The Third Leader: Lore and order

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Tally-ho! My learned colleagues above me have consistently expressed the view that, given the parlous condition of Britain, Europe, the World and the Universe, rather too much fuss has been made about whether people on horses should be allowed to enjoy themselves chasing, with distinctly unfriendly intent, foxes.

Naturally reluctant though I am to pursue a different line, I must still insist that this country didn't get where it is today by exercising a judicious sense of proportion. One thinks of Alfred concentrating on matters other than the pressing question of lunch, Drake feeling the need to finish his bowls, and almost anything to do with Sven Goran Eriksson.

So I should like to salute the resident of Elcombe, near Stroud, who has instructed a solicitor to apply for an Anti Social Behaviour Order against the Cotswold Hunt. "If they were a bunch of lads with motorbikes and pitbulls then the police would apply for an Asbo straightaway," says Mrs Jeanne Berry.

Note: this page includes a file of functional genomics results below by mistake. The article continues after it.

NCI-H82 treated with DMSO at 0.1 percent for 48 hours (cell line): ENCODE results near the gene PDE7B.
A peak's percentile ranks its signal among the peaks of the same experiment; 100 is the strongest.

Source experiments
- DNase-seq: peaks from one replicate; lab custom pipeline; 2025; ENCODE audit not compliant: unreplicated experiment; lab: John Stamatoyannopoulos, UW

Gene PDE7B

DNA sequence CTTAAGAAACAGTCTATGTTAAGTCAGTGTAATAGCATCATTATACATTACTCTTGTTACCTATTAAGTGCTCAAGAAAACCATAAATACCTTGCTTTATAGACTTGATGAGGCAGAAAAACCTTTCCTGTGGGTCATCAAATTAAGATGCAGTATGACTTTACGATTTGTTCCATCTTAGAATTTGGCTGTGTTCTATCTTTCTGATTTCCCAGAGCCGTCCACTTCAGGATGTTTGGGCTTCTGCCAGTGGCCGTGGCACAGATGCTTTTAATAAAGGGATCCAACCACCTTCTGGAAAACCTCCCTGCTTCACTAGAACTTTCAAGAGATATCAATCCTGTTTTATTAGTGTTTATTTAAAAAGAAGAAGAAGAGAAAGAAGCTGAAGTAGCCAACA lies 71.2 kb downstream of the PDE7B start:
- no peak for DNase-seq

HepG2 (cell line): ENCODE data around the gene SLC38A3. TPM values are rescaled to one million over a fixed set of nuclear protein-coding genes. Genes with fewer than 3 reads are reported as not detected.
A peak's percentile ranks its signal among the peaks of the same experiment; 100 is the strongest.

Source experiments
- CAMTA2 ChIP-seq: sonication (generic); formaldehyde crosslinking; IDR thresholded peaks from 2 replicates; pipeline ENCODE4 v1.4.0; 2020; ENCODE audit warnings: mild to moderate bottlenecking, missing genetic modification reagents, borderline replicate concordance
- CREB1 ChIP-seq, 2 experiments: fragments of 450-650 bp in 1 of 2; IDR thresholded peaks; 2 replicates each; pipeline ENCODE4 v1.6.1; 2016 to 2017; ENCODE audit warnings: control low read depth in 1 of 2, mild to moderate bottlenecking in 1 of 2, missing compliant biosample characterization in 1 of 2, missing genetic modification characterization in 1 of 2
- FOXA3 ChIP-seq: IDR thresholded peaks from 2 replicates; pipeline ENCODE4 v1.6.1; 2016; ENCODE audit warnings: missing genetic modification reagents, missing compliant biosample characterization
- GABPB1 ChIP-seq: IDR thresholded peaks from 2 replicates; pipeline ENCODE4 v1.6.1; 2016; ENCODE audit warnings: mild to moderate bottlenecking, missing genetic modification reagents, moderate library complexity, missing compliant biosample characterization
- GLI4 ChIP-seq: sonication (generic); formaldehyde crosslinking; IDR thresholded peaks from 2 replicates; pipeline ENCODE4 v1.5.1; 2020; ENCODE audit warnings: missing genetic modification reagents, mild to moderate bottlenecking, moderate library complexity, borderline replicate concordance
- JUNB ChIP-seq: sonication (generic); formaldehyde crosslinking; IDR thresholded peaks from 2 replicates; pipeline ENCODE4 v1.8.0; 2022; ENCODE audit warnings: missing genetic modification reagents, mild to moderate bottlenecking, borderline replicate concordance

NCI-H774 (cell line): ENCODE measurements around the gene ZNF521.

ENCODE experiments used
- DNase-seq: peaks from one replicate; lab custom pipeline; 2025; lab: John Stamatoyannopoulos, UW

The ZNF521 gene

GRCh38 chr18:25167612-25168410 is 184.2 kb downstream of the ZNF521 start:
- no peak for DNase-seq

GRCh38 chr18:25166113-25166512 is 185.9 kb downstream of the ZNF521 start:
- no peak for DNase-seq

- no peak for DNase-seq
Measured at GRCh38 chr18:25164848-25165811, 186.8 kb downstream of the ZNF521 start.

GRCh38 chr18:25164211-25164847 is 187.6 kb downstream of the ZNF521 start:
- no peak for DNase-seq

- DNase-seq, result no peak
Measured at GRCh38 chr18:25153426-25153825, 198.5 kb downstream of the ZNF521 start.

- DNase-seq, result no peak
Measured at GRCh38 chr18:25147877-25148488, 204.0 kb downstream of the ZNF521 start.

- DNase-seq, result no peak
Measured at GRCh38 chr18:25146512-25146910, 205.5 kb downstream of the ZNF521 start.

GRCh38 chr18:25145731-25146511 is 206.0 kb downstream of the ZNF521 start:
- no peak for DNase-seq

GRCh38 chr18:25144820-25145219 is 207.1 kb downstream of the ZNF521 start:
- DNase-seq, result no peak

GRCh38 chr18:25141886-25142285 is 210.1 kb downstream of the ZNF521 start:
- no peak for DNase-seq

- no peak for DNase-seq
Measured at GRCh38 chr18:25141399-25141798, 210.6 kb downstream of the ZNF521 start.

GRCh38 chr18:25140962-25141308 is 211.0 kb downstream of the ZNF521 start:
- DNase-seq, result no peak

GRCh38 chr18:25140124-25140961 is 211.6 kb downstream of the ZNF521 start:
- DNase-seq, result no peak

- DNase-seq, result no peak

Indeed: I have long felt that there has been something of an imaginative lacuna in exploiting the full potential of the Asbo. Following Mrs Berry's lead, might I now suggest the following candidates as well: motorists who don't indicate on roundabouts, people who use "disinterested" when they mean "uninterested", and pedestrians with loud wheels on their suitcases.

And, of course, people who complain about the above, and bang on endlessly about mobile phones, pavement cyclists, call centres, cold calling, lack of ties, difficulty opening things, the weather, and nothing to watch on television. Further: logic, reason and the famous British sense of fair play demand that those who fail to secure an Asbo should themselves receive one. Let the proceedings begin!